Market is increasing the argument
One of the arguments offered by the company's management is that even if Facebook's share of overall usage is declining, the time users spend on the internet is increasing and the net effect is positive (for the time being). This is an argument we have heard again and again but it never really works. We all know what happened to BlackBerry (BBRY) and MySpace. There is nothing to suggest that it will end differently for Facebook.
Is Facebook Really Fooling Wall Street?
Facebook has already fooled Wall Street once at the time of its IPO when it knew very well that mobile usage will adversely affect its results in the near term but it didn't disclose it to the majority of the investors. It was a short-term issue so no harm done. But what we are talking about now is an existential crisis. It's surprising that not a single analyst questioned management on the increasing competition on the last earnings call. While I do understand (and was once an adherent follower of) analysts depending on management to do their (analysts') work, I don't think it will be a good strategy in this case.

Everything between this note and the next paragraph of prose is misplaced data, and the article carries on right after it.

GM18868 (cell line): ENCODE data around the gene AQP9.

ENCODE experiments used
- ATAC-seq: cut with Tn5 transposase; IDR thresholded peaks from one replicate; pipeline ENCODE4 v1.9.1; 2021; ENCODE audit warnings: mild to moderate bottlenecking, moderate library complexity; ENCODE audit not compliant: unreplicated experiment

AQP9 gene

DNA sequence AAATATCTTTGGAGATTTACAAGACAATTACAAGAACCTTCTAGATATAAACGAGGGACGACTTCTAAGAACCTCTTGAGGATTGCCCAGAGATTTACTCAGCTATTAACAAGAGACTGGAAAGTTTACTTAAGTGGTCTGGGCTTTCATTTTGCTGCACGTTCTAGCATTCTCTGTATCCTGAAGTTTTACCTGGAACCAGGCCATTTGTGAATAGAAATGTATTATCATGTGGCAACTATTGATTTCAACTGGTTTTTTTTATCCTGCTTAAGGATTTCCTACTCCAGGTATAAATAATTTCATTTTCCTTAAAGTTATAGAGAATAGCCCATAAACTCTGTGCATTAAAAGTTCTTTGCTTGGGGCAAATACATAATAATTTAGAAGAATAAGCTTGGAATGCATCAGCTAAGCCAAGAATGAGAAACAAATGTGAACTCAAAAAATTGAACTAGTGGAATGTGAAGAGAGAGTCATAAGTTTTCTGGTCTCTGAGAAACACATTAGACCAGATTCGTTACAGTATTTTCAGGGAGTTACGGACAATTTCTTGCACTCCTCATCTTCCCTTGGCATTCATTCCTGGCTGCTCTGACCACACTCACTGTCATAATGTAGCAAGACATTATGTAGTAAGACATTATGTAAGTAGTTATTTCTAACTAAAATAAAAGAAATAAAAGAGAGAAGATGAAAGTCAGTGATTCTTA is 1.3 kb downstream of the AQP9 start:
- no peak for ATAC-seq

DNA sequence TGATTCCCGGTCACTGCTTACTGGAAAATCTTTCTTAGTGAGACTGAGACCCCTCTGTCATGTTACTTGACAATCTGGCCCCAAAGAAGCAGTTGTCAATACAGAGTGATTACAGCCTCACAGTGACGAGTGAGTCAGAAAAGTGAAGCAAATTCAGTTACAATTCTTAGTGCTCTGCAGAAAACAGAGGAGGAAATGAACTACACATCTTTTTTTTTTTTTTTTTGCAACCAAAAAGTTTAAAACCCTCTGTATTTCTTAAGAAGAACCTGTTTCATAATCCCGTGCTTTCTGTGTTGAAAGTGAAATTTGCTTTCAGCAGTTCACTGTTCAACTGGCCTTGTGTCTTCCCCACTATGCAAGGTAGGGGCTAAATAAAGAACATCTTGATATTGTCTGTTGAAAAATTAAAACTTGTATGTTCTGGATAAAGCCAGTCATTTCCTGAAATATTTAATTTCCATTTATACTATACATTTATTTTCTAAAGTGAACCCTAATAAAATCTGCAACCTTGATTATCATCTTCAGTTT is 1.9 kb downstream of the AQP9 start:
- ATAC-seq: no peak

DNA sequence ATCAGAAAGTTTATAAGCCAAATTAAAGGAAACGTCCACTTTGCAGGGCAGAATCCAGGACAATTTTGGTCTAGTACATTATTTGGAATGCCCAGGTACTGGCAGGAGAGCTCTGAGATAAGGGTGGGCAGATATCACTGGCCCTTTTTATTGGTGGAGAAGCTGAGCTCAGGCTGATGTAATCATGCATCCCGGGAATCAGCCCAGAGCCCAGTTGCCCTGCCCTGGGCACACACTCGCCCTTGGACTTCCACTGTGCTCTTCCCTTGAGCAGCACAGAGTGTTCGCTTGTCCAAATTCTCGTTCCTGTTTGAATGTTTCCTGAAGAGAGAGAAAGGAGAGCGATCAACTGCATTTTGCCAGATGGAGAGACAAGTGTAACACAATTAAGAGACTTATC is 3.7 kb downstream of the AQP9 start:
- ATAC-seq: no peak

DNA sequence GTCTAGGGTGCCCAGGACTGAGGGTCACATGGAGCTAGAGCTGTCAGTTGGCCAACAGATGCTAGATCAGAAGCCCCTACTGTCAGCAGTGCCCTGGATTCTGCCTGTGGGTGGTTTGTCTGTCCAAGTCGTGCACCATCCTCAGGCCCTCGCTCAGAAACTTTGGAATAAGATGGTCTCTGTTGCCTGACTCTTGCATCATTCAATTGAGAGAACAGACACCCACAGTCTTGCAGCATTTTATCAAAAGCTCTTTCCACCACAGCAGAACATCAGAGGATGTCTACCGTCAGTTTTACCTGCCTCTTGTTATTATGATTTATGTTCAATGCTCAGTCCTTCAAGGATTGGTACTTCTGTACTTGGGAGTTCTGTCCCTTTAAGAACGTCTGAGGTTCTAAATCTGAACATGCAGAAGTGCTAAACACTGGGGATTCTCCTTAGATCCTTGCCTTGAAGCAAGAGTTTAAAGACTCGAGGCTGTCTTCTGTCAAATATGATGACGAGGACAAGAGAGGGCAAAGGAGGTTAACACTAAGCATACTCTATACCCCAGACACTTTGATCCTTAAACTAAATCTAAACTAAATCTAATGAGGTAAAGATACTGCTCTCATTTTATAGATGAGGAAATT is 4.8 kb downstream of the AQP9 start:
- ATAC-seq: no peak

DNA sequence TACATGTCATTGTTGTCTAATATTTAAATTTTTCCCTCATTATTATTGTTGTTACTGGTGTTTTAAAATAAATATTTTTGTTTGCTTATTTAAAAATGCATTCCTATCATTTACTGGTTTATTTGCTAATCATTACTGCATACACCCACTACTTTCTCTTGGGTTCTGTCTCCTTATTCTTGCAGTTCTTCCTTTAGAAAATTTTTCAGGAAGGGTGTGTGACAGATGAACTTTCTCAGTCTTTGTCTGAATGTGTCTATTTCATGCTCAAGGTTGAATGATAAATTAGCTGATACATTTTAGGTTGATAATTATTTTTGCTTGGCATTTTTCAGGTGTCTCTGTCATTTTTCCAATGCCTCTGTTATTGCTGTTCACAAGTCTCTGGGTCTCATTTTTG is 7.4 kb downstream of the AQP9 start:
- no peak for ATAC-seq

Facebook is no Google in terms of corporate governance; its core business is under significant threat and valuations are insanely high. If not more, the least analysts can do is to talk with 10 people in their 20s (20 to 29 age group, not the fickle teens) on the apps they are using instead of Facebook. Probably that would bring them closer to reality and help them understand why some of the surveys are showing that Facebook is not only declining but is dead and buried. They can also question management on the competitive landscape (ask them to disclose individual app key metrics - Facebook versus Facebook Messenger) and read SEC filings closely to get a sense on the changing landscape and what there is to come (a shift of users from Facebook to Facebook Messenger app).
Post that, I don't think many analysts will be able to model growth beyond 2014.